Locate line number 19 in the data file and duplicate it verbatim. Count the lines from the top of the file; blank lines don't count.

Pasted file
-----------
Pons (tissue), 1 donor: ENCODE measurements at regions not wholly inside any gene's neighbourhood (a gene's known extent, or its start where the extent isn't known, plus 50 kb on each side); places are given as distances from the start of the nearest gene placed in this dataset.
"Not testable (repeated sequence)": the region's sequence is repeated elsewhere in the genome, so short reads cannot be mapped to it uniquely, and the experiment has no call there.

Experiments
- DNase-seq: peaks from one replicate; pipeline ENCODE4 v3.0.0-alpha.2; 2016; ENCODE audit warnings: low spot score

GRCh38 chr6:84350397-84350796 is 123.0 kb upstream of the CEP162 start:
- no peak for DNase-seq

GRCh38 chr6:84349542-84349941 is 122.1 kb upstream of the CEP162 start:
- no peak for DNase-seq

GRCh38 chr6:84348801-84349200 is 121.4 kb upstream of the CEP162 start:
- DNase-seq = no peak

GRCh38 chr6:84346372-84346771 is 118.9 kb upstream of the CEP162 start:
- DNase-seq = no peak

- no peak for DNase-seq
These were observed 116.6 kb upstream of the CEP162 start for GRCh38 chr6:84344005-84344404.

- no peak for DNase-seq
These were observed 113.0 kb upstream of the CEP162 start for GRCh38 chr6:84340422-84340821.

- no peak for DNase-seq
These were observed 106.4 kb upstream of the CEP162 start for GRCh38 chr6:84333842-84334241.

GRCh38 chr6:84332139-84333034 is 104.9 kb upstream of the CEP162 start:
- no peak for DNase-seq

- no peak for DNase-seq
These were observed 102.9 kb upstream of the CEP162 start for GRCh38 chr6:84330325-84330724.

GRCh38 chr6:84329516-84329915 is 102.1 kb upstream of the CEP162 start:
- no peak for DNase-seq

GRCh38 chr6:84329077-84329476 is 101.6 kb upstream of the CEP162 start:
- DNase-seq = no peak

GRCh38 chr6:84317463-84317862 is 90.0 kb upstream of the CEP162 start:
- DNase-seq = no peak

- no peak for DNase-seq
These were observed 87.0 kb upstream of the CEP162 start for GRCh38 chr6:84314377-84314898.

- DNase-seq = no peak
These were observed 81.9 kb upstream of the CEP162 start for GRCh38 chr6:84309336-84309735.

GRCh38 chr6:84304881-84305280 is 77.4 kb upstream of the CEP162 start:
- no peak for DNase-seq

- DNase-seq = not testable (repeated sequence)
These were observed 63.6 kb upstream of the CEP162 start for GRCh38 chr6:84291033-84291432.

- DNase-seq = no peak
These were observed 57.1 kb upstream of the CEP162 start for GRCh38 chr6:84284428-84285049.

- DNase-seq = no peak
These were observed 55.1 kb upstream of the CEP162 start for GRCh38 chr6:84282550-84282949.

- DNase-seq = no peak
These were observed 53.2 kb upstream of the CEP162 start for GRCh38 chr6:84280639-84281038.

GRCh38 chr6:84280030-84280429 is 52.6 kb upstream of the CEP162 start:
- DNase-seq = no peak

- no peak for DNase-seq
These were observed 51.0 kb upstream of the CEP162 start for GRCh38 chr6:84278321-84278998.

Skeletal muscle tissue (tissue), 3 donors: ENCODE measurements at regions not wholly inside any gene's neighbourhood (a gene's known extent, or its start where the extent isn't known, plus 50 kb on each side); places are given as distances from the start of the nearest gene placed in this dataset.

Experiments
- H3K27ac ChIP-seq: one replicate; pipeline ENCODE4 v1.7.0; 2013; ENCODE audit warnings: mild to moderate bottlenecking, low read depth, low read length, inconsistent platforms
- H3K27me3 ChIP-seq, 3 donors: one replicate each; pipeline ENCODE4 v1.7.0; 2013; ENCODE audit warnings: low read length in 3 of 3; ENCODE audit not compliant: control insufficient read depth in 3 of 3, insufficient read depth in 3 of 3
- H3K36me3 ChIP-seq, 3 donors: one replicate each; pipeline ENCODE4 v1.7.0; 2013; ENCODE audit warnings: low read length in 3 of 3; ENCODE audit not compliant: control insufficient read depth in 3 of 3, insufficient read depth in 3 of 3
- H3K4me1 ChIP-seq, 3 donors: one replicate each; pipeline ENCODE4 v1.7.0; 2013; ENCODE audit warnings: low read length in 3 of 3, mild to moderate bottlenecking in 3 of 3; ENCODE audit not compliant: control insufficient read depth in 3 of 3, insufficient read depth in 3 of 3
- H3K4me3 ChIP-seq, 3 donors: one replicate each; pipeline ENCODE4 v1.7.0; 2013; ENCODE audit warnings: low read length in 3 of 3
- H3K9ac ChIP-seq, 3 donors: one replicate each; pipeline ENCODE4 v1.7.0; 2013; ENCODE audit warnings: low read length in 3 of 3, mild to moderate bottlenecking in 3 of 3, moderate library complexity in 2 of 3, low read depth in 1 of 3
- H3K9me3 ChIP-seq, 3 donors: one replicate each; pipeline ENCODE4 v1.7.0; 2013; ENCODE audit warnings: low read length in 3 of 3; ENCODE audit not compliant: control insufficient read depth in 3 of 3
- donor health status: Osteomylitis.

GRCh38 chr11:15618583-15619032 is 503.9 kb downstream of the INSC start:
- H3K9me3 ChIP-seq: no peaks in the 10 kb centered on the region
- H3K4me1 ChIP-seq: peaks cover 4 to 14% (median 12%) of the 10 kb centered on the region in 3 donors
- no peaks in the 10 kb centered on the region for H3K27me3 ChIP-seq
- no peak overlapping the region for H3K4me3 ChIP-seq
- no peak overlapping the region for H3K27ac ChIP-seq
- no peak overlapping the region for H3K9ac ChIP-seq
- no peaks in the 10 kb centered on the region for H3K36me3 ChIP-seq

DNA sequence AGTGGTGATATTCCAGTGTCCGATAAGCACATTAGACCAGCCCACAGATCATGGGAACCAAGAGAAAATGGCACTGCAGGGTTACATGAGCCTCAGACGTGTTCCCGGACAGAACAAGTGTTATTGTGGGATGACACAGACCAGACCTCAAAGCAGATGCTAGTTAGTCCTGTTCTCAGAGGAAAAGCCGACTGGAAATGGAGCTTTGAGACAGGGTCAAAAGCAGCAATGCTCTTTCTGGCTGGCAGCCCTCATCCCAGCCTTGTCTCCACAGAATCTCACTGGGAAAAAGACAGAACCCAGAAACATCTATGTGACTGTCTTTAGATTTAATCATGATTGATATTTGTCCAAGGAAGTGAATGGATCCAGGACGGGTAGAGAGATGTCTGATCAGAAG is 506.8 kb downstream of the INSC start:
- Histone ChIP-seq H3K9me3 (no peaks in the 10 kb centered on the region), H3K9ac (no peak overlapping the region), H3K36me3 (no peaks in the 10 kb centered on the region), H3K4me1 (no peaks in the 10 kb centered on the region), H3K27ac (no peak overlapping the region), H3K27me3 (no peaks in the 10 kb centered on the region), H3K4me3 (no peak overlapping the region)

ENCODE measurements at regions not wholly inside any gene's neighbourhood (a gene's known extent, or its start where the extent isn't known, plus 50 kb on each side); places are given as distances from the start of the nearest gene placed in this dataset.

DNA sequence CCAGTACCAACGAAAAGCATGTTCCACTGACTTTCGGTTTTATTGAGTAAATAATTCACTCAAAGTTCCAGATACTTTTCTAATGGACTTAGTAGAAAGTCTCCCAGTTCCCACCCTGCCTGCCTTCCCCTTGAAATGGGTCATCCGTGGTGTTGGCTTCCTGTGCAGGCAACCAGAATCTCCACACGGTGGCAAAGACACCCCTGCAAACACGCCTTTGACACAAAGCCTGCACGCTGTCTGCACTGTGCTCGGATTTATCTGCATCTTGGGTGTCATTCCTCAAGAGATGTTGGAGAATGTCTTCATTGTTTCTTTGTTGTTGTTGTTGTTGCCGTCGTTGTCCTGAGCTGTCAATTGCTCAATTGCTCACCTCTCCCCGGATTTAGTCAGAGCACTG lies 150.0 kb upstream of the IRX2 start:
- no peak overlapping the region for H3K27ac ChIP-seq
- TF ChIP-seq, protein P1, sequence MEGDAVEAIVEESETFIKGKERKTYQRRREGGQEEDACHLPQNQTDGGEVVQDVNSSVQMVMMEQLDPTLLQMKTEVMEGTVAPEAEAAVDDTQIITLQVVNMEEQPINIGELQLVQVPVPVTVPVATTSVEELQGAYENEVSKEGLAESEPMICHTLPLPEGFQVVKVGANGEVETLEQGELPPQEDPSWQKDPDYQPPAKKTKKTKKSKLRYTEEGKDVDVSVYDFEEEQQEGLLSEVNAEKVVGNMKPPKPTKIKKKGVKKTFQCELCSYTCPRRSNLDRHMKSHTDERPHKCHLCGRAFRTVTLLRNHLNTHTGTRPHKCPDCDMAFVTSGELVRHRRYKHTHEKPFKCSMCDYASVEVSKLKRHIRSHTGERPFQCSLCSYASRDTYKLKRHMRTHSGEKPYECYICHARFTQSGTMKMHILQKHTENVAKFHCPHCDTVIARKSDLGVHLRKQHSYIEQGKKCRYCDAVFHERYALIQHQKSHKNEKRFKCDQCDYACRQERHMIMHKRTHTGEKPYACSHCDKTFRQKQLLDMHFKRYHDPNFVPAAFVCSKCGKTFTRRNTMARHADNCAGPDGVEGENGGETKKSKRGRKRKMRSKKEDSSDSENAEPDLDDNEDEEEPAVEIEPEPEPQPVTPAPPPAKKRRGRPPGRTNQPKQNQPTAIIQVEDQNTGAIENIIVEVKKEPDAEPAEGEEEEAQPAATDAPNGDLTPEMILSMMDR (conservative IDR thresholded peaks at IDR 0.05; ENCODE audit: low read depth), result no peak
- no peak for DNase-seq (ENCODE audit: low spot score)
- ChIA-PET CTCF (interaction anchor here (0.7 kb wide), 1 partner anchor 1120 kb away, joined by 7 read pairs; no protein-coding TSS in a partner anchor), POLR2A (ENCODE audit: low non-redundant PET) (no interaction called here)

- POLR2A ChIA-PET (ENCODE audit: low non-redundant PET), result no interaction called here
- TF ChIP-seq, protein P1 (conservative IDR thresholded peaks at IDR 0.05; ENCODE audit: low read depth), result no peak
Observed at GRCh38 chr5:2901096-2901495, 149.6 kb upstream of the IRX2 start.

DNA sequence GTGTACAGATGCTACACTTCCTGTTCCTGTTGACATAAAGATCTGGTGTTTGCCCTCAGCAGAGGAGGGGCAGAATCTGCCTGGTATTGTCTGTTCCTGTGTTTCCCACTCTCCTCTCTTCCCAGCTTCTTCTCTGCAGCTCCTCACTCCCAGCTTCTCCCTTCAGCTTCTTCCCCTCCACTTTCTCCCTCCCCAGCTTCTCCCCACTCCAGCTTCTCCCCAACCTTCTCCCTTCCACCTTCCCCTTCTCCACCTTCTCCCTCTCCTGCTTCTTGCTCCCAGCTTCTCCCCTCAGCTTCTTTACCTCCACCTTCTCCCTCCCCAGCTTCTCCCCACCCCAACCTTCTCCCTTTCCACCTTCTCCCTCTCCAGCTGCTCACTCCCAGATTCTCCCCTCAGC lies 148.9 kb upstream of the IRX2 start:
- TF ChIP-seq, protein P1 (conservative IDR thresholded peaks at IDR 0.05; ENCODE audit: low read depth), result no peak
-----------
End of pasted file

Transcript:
GRCh38 chr6:84332139-84333034 is 104.9 kb upstream of the CEP162 start: